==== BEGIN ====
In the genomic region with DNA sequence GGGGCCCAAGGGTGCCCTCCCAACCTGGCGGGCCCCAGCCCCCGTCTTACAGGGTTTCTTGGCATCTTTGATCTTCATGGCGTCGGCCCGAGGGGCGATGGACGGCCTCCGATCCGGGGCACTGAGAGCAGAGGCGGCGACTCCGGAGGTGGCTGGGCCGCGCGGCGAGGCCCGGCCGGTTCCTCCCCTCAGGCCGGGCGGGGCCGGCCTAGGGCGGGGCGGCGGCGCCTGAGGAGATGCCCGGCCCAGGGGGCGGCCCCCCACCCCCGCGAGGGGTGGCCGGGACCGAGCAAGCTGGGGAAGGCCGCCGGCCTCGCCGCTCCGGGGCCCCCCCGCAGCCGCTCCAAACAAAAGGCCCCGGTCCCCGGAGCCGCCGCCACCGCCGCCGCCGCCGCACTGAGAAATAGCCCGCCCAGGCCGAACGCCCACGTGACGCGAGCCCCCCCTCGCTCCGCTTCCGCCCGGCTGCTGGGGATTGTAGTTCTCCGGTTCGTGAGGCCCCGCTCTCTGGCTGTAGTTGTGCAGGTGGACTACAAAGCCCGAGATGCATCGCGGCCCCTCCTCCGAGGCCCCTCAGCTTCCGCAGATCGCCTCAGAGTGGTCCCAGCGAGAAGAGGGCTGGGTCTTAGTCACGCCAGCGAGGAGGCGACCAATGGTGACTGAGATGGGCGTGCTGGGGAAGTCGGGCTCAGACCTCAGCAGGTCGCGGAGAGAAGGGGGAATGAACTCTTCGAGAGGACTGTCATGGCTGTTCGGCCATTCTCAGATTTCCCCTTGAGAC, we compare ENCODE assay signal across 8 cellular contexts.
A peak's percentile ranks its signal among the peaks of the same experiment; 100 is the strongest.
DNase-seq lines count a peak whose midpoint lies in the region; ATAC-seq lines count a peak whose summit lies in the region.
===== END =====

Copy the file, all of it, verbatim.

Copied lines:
In the genomic region with DNA sequence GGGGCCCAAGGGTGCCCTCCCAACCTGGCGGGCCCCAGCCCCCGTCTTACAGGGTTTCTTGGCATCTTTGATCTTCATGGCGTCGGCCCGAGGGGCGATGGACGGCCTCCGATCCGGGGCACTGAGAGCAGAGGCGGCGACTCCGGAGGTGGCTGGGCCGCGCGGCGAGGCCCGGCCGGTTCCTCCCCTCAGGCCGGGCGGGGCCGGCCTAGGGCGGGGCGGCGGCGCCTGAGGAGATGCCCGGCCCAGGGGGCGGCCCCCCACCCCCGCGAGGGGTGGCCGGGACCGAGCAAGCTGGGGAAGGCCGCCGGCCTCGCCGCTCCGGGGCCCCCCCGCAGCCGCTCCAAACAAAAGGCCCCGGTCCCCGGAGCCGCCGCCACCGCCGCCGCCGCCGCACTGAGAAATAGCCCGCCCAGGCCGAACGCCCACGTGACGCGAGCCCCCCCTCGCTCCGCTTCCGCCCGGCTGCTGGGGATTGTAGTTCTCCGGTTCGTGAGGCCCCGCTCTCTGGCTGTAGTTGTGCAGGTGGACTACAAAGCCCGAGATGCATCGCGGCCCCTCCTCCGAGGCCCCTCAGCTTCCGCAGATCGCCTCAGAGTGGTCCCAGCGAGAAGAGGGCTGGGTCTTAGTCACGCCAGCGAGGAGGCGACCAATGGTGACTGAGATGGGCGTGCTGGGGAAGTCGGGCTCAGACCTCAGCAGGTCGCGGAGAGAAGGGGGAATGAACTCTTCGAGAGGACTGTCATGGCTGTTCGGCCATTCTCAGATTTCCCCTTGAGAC, we compare ENCODE assay signal across 8 cellular contexts.
A peak's percentile ranks its signal among the peaks of the same experiment; 100 is the strongest.
DNase-seq lines count a peak whose midpoint lies in the region; ATAC-seq lines count a peak whose summit lies in the region.